Student News - What's Happening at GRCC

Home Issue No 59| Winter Quarter | January/February 2012


Featured Story

Green River Offers Additional Services to International Students.

Charlotte West helps Lucy with her personal statement

Charlotte West helps Lucy Liu with her personal statement.

Coaching Students on Their Personal Statements for Transfer

By Charlotte West

When you study abroad at Green River, we work with you to develop a comprehensive transfer plan to a four-year university. We offer one-on-one writing sessions to support you in writing your personal statements for your transfer applications. For many students, this is a challenging task as it requires you to reflect and think critically about what makes you stand out as an applicant. We believe the writing process itself can be valuable experience that will help you well beyond the application deadline. You'll learn skills that are applicable to things such as writing cover letters for jobs and excelling in interviews.

Even if you are in your first year at Green River, it's never too early to start thinking about your personal statement. Writing these essays is your opportunity to let the admissions committee see who you are as an applicant above and beyond your academic transcripts and list of extracurricular activities. It's also a chance to address any issues or circumstances you might want to explain in more detail.

Here are five tips to help you get started:

  1. Get involved! Keep a list of activities, events, memories and experiences both in and out of the classroom that are important to you. This will be helpful when it's time to start writing.
  2. Ask your friends and family about what makes you unique. Do they all use the same words to describe you? Maybe your mom can remember the first time you took apart a toy airplane, which eventually led you to choose a major in aviation.
  3. Focus on your strengths, not your weaknesses. It's okay to talk about challenging situations, but make sure you use it to demonstrate how you have grown and become a stronger person, not to make the admission committee feel sorry for you. In other words, explain, don't complain.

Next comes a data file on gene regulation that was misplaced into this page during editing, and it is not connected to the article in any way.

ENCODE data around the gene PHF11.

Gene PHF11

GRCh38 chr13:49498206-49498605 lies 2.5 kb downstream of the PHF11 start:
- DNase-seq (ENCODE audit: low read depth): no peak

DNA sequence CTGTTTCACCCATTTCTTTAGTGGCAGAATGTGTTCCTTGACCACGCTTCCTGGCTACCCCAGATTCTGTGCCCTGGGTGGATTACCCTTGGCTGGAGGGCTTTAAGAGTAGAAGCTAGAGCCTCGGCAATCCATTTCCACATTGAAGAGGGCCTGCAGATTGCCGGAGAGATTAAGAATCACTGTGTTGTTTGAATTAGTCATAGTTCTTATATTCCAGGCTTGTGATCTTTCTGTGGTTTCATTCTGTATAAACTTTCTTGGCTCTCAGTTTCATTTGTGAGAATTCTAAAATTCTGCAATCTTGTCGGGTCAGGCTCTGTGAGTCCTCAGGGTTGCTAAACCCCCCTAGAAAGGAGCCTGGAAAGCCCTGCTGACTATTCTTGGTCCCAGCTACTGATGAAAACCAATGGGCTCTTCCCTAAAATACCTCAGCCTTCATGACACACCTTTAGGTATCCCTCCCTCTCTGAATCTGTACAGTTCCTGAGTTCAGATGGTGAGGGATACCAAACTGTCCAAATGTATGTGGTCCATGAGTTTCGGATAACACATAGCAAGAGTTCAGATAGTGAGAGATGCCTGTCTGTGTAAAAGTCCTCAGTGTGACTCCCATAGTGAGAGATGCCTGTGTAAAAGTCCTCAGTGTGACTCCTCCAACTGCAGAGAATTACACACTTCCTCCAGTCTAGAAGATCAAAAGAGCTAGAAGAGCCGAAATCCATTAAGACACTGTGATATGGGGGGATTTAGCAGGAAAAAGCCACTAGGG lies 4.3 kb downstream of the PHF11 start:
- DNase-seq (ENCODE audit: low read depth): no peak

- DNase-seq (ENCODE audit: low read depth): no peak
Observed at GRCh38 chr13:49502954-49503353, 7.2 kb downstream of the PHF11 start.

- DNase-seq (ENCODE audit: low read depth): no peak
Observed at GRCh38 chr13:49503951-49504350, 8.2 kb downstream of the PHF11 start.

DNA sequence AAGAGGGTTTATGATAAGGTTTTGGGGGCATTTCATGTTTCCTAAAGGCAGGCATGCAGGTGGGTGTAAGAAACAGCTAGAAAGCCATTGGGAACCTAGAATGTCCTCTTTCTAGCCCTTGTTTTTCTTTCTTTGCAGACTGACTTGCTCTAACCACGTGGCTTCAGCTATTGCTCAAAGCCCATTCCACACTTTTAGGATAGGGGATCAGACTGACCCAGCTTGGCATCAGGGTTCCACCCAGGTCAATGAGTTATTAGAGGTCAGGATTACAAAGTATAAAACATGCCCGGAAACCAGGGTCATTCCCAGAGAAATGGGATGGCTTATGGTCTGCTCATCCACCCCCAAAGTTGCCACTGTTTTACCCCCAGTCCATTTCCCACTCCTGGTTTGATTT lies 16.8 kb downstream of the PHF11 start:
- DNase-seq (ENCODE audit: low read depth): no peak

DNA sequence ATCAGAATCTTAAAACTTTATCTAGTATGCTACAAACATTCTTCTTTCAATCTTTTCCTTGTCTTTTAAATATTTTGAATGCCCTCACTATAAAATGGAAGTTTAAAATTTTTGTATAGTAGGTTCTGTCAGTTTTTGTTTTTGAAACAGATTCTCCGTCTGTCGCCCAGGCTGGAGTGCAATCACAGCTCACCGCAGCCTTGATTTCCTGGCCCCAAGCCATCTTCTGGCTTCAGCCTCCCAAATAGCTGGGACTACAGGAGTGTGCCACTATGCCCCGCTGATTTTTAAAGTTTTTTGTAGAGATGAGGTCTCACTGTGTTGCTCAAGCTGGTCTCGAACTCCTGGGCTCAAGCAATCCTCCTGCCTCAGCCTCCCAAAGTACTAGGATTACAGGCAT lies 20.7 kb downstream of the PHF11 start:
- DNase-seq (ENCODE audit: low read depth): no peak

4. Start researching the universities you are interested in and think about why that particular institution would be a good fit for you. There is more to your education than a university with a good ranking, ranging from research areas and internship opportunities to volunteer organizations and student leadership opportunities. Make sure you can articulate what makes the institution you are writing about different than other schools you might be applying to.
  5. Be who you are and write from the heart. Think about writing a personal statement as a kind of storytelling. Tell your own story.

Charlotte West received her bachelor's degrees in History and International Studies at Seattle University. She was a Fulbright scholar to Stockholm, Sweden, where she lived for six years. In addition to working as a freelance writer and translator, she works as a part-time international student advisor at Green River, specializing in coaching students on their personal statements.

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